Friday, April 30, 2010

The Art of Learning : Part 2

In this post you will my notes from the second part of The Art of Learning: An Inner Journey to Optimal Performance by Josh Waitzkin.

Part 2 : My Second Art

Investment in loss is giving yourself to the learning process. Put your ego on the side. Aim to minimize the number of times you make the same mistake, by having an eye for consistent psychological and technical themes of error.
Essential to have a liberating incremental approach that allows for times when you are not in a peak performance state.
Great ones are willing to get burned time and again as they sharpen their swords in the fire.

Have a beginner's mind and invest in losses.

Depth over Breadth

Plunge into the detailed world of the micro in order to understand what makes the macro thick. Our attention deficit culture is an obstacle to this. We are bombarded with more an more information (TV, internet, ...). There is a constant supply of stimulus -> potential to turn us into addicts, always hungering for something new and prefabricated to entertain us.
Then when nothing exciting is going on, we might get bored, distracted, separated from the moment -> so we look for new entertainment.
If caught in this rhythmes, we are like tiny current-bound surface fishes, floating along a two-dimensional world without any sense for the gorgeous abyss below. When these socially induced tendencies translate into the learning process, they have a devastating effect.

Making smaller circles : subtle internalization and refinement is much more important than the quantity of what is learned. Depth beats breadth any day of the week, because it opens a channel for the intangible, unconscious, creative components of our hidden potential.

3 critical steps in a resilient performer's evolving relationship to chaotic situations :

  • 1. learn to be at peace with imperfection.
  • 2. learn to use that imperfection to your advantage.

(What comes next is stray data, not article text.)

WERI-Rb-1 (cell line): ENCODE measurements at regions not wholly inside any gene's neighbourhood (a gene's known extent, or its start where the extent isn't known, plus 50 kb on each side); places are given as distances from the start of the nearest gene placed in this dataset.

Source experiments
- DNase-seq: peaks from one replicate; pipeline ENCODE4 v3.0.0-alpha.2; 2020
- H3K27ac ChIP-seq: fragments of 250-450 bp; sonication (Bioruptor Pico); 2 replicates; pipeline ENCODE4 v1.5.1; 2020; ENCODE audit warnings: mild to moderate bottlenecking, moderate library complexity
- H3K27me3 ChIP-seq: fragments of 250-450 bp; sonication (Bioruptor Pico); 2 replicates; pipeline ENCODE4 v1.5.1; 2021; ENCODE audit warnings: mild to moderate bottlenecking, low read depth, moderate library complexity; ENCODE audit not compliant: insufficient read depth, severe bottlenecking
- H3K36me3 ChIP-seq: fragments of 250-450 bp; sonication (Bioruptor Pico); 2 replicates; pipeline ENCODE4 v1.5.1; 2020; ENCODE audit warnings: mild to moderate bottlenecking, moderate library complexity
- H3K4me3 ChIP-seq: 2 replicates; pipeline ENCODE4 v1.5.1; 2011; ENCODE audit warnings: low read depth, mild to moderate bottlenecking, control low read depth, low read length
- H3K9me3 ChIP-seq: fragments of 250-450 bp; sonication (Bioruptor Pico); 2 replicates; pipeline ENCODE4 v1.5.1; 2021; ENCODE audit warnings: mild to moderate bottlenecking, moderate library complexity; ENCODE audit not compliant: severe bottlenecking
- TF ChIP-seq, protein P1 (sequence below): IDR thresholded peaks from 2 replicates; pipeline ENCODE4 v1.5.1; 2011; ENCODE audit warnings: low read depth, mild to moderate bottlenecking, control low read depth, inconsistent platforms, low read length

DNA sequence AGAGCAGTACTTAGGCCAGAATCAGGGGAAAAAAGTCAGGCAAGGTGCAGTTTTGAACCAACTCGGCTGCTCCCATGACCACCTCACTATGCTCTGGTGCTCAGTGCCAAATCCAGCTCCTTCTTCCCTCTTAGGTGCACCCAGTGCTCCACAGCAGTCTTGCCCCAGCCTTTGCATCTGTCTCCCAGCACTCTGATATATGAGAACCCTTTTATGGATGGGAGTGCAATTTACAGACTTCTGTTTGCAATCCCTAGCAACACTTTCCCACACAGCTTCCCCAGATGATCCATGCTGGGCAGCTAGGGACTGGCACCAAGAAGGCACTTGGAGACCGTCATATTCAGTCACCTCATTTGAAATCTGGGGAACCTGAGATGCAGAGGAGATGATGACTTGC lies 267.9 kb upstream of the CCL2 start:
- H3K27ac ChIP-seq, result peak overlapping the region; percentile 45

• 3. learn to create ripples in your consciousness, little jolts to spur us along, so we are constantly inspired whether or not external conditions are inspiring.

It's important to undulate between external and internal (concrete vs abstract, technical vs abstract) training. If your opponent is temporarily tied down qualitatively or energetically more than your are expending to tie him down, you have a large advantage. You have to make obstacles spur you to new creative angles. You should always come off an injury or a loss better than when you went down.

Intuition is our most valuable compass in this world. It's the bridge between the conscious and unconscious mind.
Road to mastery :

  • start with the fundamentals
  • get a solid foundation fueled by understanding the principles of your discipline
  • expand and refine your repertoire, guided by your individual predipositions while keeping in touch with what you feel abstractly to be the essential core of the art.
The result of this is a network of deeply internalized, interconnected knowledge that expands from a central, personal locus point.

Chunkin : mind's ability to assimilate large amounts of information into a cluster that is bound together by certain patterns or principles.
Carved neural pathways : process of creating chunks and the navigation between chunks.
The conscious mind can only take in and work with a certain limited amount of information in a unit of time. Making networks of chunks by practicing moves huge piles of data to the unconscious. That way your consciousness has less to deal with and can focus on details. The key is practice.

This was part 2. I left out all the personal stories which greatly exemplifies the advices. On to the last part.

Sunday, April 11, 2010

The Art of Learning : Introduction